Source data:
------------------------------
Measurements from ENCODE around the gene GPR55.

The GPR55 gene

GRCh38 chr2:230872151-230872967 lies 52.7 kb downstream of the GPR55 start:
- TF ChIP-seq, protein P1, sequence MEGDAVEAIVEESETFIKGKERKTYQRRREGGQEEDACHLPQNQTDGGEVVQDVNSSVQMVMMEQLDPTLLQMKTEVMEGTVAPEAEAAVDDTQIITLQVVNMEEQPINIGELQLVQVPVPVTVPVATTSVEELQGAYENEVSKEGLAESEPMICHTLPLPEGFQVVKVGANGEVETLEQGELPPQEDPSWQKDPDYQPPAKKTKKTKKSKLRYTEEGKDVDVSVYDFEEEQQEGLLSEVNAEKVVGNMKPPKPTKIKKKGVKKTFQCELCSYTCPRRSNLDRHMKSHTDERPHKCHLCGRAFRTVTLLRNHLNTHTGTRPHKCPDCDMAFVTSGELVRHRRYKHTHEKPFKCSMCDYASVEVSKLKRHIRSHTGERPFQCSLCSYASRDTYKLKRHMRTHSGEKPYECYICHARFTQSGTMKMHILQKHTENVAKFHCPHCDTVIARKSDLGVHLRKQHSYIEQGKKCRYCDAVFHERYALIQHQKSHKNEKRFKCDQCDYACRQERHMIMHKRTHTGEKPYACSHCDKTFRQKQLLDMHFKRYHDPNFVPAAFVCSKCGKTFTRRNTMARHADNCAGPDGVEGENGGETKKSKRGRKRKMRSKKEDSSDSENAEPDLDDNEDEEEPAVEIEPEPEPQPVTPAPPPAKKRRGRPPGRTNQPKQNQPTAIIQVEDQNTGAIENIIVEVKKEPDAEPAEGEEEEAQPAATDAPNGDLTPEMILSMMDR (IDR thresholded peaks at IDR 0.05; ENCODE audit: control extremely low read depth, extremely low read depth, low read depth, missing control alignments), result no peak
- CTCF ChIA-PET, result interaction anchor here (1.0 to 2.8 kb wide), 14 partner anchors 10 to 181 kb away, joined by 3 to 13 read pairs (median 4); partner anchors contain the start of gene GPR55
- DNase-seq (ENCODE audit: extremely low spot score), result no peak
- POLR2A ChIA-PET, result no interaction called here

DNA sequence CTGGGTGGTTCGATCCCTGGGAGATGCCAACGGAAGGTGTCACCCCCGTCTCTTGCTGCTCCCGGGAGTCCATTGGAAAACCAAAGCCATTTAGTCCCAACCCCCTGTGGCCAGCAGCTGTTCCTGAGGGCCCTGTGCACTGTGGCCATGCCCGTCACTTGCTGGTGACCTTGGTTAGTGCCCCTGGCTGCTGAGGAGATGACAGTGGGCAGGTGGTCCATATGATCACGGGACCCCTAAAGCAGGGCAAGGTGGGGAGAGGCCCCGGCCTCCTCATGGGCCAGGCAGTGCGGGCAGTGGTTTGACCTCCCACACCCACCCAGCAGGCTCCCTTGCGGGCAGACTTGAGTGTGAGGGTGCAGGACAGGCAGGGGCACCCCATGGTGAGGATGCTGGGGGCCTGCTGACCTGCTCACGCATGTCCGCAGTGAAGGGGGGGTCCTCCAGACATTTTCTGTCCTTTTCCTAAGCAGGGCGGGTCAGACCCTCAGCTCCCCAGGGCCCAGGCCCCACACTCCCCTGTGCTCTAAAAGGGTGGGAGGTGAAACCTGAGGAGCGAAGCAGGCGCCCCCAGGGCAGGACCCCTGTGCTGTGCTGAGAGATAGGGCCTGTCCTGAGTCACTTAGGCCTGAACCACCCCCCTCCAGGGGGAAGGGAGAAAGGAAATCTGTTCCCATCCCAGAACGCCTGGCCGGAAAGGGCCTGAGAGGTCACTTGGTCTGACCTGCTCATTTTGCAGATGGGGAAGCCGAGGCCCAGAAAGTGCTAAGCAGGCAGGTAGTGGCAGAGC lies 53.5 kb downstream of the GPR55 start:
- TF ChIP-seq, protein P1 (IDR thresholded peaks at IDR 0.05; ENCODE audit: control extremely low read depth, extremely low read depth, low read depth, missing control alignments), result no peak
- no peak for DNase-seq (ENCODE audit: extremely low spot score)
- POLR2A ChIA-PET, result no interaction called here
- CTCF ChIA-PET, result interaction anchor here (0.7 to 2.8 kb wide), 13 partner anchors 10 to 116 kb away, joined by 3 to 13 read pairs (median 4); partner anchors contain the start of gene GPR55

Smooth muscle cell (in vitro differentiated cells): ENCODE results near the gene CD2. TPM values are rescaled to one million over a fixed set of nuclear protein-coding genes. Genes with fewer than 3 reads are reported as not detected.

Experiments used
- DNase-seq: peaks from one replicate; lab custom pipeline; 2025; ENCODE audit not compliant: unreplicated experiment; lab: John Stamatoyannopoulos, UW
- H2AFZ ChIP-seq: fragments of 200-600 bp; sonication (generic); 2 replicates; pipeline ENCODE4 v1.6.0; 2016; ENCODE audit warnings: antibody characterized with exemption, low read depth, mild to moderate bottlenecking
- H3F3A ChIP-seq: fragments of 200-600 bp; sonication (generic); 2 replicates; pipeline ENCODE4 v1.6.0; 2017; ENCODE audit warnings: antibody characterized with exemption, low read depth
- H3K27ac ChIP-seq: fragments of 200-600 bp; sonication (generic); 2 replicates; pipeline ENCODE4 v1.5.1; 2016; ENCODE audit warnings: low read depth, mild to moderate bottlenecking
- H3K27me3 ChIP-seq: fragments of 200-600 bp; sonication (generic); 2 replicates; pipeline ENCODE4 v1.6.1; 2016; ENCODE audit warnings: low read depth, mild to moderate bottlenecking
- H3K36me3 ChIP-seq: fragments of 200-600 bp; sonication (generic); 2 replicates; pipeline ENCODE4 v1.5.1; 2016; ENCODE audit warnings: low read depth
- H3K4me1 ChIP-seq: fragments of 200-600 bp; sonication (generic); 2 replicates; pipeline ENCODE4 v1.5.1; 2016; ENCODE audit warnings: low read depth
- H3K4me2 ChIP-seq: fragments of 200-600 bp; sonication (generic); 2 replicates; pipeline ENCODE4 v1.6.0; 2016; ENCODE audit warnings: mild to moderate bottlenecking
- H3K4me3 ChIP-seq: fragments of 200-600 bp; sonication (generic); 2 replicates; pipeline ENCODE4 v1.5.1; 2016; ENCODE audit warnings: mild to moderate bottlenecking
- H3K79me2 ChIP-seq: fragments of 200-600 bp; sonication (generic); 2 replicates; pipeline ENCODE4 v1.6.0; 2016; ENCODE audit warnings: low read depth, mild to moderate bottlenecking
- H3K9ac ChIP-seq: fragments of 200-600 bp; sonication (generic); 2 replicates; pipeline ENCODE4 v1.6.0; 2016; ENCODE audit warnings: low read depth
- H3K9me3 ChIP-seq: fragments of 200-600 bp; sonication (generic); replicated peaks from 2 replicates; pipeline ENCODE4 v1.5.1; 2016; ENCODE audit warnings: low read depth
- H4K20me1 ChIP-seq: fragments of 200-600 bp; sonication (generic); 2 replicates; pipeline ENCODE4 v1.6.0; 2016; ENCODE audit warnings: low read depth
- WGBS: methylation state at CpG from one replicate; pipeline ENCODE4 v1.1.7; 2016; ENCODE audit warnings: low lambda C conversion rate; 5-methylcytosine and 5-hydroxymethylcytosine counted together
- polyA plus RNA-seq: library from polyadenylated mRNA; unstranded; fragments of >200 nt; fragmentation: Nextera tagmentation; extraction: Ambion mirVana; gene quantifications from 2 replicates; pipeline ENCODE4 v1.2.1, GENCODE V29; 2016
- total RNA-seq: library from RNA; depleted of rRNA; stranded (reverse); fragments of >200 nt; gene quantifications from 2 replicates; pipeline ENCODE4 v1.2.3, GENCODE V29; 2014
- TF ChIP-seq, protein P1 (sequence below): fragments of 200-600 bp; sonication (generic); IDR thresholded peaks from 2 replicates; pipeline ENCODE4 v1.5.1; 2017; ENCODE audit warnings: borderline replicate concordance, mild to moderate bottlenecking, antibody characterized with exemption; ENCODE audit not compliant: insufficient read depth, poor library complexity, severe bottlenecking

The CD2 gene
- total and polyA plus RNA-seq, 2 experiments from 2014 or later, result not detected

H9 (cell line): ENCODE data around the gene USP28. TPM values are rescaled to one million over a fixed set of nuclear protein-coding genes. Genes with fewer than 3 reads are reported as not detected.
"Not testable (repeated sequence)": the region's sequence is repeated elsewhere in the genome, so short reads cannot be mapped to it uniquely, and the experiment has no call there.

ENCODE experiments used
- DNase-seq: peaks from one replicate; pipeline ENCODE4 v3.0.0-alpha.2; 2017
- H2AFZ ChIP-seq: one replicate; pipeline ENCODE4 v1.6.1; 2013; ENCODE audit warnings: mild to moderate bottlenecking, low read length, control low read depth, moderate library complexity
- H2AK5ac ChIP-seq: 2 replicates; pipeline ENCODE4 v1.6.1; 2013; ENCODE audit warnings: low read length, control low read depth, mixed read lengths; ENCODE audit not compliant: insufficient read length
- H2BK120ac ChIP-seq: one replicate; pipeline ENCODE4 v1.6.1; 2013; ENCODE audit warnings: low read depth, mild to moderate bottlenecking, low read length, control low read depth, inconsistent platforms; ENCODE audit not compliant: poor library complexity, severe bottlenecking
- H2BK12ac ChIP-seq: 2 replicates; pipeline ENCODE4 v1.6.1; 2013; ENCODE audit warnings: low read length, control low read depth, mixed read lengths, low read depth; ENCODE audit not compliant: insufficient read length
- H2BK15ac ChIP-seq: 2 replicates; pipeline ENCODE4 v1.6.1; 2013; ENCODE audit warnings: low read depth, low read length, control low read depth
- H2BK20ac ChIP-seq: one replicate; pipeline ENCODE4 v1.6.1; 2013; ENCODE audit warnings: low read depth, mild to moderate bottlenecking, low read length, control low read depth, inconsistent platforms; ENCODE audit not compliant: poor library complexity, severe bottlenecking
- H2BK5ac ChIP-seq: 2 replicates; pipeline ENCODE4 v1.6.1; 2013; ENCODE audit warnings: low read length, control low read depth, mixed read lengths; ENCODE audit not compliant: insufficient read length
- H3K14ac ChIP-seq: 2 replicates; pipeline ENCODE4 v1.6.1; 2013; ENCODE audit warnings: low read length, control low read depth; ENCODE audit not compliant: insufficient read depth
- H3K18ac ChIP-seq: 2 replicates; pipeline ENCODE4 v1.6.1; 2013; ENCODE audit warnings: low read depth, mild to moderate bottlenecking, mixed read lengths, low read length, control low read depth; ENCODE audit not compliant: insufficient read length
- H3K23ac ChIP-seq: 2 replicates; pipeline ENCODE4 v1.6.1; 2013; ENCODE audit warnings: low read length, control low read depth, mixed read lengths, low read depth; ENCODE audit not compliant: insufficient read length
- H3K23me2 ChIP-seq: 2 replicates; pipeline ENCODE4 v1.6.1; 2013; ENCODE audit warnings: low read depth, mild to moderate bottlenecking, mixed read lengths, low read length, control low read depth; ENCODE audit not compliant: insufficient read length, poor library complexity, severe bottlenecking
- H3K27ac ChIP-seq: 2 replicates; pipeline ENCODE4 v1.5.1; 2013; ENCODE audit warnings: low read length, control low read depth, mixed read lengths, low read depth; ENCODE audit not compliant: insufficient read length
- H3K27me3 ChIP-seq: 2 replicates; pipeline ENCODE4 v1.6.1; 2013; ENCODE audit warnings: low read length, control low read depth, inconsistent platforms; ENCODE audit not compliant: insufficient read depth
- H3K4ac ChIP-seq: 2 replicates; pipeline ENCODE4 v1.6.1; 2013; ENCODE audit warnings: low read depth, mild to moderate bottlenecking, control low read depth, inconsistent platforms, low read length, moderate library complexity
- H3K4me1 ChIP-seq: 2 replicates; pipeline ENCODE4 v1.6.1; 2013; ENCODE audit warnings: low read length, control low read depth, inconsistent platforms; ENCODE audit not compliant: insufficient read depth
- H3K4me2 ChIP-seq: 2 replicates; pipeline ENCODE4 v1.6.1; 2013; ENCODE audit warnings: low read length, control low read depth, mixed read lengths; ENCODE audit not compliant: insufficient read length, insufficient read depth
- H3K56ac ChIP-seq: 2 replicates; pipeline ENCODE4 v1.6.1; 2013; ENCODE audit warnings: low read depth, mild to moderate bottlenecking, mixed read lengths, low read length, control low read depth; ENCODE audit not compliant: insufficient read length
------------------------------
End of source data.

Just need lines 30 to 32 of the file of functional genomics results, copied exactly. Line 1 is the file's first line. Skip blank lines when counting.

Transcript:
- total RNA-seq: library from RNA; depleted of rRNA; stranded (reverse); fragments of >200 nt; gene quantifications from 2 replicates; pipeline ENCODE4 v1.2.3, GENCODE V29; 2014
- TF ChIP-seq, protein P1 (sequence below): fragments of 200-600 bp; sonication (generic); IDR thresholded peaks from 2 replicates; pipeline ENCODE4 v1.5.1; 2017; ENCODE audit warnings: borderline replicate concordance, mild to moderate bottlenecking, antibody characterized with exemption; ENCODE audit not compliant: insufficient read depth, poor library complexity, severe bottlenecking

The CD2 gene